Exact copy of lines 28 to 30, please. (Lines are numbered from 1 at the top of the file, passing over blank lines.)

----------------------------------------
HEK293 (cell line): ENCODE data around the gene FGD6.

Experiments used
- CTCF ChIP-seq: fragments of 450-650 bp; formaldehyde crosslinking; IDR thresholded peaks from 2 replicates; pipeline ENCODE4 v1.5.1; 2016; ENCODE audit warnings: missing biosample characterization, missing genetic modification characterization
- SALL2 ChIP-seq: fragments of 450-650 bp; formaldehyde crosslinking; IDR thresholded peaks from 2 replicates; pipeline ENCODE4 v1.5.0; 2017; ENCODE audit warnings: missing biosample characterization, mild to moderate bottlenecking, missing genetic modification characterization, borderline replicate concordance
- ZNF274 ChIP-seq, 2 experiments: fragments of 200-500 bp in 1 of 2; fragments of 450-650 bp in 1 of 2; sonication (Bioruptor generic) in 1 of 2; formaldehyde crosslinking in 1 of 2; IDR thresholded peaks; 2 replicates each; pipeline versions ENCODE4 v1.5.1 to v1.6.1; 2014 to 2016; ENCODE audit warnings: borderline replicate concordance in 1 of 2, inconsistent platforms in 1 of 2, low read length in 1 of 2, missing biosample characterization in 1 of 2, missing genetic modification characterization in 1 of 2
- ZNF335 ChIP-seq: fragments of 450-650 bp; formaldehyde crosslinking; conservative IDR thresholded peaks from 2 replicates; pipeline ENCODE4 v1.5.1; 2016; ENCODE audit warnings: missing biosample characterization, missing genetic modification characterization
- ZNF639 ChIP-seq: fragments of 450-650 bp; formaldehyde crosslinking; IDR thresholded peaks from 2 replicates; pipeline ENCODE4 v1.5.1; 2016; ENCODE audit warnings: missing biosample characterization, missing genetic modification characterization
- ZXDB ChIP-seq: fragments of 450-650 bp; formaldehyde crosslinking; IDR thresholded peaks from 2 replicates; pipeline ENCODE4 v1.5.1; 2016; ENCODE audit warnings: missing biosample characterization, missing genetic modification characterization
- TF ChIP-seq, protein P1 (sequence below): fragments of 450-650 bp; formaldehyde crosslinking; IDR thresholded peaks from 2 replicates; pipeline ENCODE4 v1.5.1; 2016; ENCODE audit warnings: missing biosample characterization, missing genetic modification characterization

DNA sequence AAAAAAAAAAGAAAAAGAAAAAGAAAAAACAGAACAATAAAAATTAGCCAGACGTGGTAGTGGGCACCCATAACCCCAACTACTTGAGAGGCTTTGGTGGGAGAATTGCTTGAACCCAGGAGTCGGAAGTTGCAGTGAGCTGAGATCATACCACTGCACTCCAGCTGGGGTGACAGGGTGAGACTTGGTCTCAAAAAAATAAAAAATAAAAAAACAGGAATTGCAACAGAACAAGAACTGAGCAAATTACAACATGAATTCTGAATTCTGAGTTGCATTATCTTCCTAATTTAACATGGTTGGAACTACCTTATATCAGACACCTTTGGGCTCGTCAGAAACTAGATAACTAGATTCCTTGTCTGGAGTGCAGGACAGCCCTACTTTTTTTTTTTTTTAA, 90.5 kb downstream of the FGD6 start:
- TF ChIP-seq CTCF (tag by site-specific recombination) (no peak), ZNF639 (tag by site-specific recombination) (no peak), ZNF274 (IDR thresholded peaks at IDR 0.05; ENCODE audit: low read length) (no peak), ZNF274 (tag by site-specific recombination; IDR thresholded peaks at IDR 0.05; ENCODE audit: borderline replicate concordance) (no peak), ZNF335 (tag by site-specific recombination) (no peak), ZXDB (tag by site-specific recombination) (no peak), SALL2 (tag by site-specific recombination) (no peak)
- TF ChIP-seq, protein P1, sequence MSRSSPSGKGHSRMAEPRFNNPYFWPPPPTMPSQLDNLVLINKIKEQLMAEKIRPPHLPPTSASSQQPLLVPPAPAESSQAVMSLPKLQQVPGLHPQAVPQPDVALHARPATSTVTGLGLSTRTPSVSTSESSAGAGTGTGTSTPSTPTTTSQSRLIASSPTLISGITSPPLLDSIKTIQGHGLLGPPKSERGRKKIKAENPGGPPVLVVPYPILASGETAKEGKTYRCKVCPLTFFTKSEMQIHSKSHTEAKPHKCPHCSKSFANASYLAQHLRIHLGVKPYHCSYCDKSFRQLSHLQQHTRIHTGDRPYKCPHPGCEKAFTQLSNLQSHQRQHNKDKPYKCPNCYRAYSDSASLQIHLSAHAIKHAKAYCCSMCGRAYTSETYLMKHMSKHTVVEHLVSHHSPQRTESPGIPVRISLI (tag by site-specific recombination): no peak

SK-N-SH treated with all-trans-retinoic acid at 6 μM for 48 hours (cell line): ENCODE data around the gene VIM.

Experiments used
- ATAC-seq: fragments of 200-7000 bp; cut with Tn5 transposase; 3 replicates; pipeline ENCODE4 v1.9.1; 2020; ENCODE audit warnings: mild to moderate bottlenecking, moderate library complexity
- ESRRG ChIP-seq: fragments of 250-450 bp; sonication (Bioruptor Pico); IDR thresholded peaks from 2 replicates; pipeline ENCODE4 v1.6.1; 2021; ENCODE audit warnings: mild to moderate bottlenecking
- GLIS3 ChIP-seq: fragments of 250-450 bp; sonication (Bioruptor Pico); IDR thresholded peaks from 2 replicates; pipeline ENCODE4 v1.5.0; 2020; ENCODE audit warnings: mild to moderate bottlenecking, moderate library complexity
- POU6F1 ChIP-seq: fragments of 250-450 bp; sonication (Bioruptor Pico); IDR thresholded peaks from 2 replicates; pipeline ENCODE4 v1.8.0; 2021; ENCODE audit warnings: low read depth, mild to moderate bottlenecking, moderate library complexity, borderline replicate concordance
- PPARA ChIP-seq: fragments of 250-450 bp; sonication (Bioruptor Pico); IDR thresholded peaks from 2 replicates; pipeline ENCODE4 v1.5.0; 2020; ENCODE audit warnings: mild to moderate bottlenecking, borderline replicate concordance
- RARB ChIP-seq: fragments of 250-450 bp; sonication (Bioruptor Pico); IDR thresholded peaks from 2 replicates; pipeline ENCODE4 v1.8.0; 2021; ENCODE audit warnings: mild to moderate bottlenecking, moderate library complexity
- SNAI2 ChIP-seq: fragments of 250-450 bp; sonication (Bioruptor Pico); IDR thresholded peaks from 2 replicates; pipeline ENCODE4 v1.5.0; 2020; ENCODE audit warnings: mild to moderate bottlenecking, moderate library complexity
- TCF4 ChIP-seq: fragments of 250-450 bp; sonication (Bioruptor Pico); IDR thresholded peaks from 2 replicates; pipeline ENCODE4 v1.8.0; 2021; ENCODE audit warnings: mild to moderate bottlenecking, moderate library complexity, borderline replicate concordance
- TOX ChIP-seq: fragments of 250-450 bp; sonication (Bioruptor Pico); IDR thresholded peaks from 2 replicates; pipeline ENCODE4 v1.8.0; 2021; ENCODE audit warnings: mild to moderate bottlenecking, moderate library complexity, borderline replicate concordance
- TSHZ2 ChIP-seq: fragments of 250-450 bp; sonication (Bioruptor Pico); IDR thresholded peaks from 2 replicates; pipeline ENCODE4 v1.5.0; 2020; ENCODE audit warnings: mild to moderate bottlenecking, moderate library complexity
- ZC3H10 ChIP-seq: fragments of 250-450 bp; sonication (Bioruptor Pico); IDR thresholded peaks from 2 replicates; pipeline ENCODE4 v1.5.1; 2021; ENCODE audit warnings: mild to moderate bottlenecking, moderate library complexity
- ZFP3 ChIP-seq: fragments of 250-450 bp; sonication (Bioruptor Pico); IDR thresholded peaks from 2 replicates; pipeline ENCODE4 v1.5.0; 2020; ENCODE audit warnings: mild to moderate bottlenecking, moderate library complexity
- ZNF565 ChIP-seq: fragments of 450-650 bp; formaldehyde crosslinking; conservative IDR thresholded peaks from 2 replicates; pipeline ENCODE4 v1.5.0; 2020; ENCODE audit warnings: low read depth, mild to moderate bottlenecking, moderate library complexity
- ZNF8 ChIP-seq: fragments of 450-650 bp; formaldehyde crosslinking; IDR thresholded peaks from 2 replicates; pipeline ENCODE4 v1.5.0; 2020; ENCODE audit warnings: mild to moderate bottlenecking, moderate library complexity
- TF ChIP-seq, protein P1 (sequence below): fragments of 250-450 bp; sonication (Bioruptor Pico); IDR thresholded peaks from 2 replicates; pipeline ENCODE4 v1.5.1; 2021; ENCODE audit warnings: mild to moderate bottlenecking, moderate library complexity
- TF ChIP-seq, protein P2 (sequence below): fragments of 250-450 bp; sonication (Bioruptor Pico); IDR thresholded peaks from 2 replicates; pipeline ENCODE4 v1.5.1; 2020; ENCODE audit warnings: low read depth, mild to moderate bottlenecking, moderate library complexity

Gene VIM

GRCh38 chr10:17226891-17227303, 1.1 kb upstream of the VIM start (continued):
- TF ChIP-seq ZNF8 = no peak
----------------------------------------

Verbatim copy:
- ZNF8 ChIP-seq: fragments of 450-650 bp; formaldehyde crosslinking; IDR thresholded peaks from 2 replicates; pipeline ENCODE4 v1.5.0; 2020; ENCODE audit warnings: mild to moderate bottlenecking, moderate library complexity
- TF ChIP-seq, protein P1 (sequence below): fragments of 250-450 bp; sonication (Bioruptor Pico); IDR thresholded peaks from 2 replicates; pipeline ENCODE4 v1.5.1; 2021; ENCODE audit warnings: mild to moderate bottlenecking, moderate library complexity
- TF ChIP-seq, protein P2 (sequence below): fragments of 250-450 bp; sonication (Bioruptor Pico); IDR thresholded peaks from 2 replicates; pipeline ENCODE4 v1.5.1; 2020; ENCODE audit warnings: low read depth, mild to moderate bottlenecking, moderate library complexity